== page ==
Rendezvous in BlackBy: Woolrich, Cornell (male)
Publisher: Pocket Books, Inc. (570)
Place of Publication: New York, NY
Catalog #: Kelley Box 272: PS3515 .O6455 R46 1949
Contributor: T. McElroy, S. Roe
GeneralEra: 1940s Author as on Cover: Cornell Woolrich Geographic Locale: unidentified small town in the United States Date of Publication: 1949 | Original Date: 1948 Setting: starts and ends in a small town with a town square. Killer does some traveling to bring down his victims. Motives: revenge, murder
A senseless accident ends the life of a young woman just before her wedding day. She and her beau always met at the same time, in the same place every day, and he was always there first, to watch her arrive. On this day he arrives late and finds a crowd surrounding the body of a young woman in the middle of the street. At first he doesn't recognize her; then comes denial. Every day he stands in the same spot, waiting for her to return. Abruptly, the young man disappears and is soon forgotten. Then, in a distant city, other women begin to die and after each death, their husband, father or lover finds a note asking "how does it feel?" It takes three deaths before the police officer begins to notice a pattern, but he is powerless to make potential victims believe him. Only after the last man knows "how it felt" do the police catch the murderer.
MacLain Cameron adult male, detective. Too thin, his face wore a chronically haggard look. His cheekbones stood out and his cheeks stood in. His manner was a mixture of uncertainty, followed by hasty actions. He always acted new to any given proceedings, as if undertaking them for the first time.
Johnny Marr adult male, average, wholesome, conventional, commonplace. Sandy hair, brown eyes. People who had seen him hundreds of times could not describe him because he looked so much like the average.
Dorothy adult female, "never was a lovelier girl," Johnny's fiancee
Graham Garrison adult male, and Jeanette Wright Garrison, his wife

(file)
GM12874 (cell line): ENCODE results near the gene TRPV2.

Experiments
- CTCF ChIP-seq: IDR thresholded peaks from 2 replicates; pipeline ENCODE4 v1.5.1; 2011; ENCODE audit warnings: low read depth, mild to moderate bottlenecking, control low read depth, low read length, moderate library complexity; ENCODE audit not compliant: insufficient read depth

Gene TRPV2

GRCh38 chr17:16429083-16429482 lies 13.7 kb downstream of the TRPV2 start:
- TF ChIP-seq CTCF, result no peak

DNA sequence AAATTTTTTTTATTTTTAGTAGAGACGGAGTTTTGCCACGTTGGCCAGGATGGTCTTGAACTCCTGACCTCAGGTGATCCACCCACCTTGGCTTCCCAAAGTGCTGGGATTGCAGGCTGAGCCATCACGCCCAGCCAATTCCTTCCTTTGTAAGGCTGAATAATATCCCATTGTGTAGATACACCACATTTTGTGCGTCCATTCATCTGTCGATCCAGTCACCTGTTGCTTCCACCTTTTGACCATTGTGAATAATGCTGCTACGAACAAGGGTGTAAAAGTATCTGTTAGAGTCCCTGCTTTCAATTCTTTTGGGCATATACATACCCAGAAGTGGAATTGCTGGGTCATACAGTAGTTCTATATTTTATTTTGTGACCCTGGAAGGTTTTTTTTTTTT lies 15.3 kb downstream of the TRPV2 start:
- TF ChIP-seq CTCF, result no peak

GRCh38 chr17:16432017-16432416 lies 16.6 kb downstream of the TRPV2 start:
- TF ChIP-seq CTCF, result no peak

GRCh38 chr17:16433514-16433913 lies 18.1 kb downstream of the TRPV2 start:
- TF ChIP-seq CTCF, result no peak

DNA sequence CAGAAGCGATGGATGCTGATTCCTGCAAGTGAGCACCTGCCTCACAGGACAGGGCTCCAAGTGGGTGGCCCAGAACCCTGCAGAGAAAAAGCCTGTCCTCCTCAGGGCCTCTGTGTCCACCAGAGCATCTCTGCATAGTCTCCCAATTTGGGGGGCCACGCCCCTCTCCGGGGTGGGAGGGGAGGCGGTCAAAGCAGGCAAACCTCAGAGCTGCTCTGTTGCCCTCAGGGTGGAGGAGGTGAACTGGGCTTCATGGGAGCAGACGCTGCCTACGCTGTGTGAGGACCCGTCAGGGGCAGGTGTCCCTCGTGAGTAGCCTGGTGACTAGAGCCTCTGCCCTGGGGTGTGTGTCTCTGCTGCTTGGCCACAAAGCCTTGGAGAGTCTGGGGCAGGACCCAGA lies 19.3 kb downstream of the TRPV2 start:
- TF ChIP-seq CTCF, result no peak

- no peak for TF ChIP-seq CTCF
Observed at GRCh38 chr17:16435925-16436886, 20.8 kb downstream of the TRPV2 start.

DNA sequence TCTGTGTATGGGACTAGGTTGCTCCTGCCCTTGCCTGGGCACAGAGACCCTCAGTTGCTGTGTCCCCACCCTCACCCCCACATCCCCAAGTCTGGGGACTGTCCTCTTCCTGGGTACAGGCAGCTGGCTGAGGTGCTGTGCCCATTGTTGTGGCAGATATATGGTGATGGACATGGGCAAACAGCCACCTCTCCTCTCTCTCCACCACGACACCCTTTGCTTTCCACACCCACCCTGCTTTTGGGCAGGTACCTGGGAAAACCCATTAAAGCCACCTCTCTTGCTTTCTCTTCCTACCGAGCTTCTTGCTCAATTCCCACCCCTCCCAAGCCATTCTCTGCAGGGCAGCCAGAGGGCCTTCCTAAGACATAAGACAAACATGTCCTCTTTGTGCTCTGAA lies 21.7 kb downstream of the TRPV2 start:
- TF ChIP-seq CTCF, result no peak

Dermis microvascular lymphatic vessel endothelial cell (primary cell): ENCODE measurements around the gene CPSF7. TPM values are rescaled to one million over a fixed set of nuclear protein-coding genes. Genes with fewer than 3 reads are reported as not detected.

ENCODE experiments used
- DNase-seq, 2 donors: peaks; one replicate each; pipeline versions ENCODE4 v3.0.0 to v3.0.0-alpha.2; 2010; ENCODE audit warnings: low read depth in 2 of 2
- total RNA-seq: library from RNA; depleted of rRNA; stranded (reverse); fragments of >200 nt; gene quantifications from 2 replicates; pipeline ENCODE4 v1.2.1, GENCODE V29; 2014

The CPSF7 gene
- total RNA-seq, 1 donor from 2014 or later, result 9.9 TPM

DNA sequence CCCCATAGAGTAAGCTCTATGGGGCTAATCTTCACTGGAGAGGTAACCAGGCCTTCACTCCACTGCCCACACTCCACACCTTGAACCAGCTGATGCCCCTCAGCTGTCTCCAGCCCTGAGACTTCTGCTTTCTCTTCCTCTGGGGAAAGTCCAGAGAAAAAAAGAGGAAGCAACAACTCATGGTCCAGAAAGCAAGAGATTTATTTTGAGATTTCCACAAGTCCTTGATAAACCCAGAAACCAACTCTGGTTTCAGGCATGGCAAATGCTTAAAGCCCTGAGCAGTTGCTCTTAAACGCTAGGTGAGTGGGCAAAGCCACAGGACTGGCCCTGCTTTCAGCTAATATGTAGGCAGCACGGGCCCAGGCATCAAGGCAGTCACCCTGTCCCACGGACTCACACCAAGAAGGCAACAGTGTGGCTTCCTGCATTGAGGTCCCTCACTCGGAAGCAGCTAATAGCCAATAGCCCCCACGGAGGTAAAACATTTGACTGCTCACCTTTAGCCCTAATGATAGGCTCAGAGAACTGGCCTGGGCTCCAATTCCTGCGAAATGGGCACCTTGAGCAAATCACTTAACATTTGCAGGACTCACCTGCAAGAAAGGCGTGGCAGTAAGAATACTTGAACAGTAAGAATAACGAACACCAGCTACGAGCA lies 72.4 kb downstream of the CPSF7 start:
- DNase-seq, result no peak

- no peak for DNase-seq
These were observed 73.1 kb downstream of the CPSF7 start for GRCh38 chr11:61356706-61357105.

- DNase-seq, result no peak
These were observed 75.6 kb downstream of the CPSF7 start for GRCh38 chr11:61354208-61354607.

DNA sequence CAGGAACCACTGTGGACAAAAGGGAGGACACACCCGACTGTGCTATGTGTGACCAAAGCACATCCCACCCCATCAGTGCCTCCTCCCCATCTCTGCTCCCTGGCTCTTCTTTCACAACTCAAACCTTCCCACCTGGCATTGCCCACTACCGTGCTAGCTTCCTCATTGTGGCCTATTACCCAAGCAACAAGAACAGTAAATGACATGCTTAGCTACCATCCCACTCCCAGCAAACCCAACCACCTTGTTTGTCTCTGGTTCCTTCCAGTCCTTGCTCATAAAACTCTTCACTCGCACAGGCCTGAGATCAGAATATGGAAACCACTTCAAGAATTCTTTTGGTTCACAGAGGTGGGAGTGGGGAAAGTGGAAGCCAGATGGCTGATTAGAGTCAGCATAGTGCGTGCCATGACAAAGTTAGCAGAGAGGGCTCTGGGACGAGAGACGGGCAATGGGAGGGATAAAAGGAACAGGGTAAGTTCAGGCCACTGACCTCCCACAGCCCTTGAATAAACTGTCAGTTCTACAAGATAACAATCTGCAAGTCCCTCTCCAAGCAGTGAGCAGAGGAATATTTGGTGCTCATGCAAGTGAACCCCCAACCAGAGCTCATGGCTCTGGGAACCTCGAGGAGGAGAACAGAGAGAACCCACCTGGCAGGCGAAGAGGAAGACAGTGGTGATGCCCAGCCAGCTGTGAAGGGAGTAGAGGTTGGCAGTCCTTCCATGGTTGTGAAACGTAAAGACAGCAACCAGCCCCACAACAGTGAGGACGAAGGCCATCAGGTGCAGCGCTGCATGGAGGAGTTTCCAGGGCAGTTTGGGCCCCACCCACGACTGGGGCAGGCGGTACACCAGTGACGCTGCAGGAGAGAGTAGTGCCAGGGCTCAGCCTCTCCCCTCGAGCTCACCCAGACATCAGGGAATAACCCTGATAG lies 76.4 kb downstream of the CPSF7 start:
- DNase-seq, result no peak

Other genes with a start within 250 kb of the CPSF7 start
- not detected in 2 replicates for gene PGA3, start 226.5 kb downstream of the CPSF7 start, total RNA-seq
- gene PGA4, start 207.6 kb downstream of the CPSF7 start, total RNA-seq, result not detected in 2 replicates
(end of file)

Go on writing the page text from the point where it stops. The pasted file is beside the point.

Hugh Strickland adult male, and Esther Holliday, tall and lithe, his mistress
Bucklyn Paige "Bucky," adult male, soldier and Sharon Paige, his wife, brown hair, hazel eyes, wartime factory worker
Richard R. Drew adult male, and Madeline, his daughter, adolescent, long dark hair, gray eyes
Allen Ward adult male, and Martine Jensen, the love of his life, beautiful, blind, melodious voice
tetanus (rusty nail), hands (strangulation), fists, extreme cleverness (deceit), needle (poison)
Level of Violence
the element of suspense is more critical to the story than the actual deaths of the victims. In some cases, the reader is not even told how they were killed. Three of the five deaths are only implied. The killer takes out one person each year on the anniversary of the death of his fiancee.
in two cases, the killer slowly seduces the victims to gain their trust and confidence before killing them. Implied seduction and adultery.
the killer sets out to punish five men by killing the woman that each one loves the most, sometimes first destroying their relationship. In each instance, the killer focuses on this criteria rather than simply killing the man's wife without looking further. Consequently, not all deaths involve the man's spouse. Gender roles are traditional, and do not have a lot of bearing on the plot.
drugs are used to kill one of the victims; social drinking and smoking are evident, but do not directly affect the plot.
local police departments
seduction is used heavily by the murderer to get close to most of his female victims. Although he must have been insane, he was extremely successful in playing the part of the attentive lover, Mr. Nice Guy, and a "good fellow," fooling both men and women.
There is no paranoia, guilt or substance abuse on the part of the murderer -- just a cold, calculated, and well researched progression towards his goal. From time to time, he does seem to believe that his girlfriend is still alive, still coming to meet him. He whistles at her old bedroom window years after her death.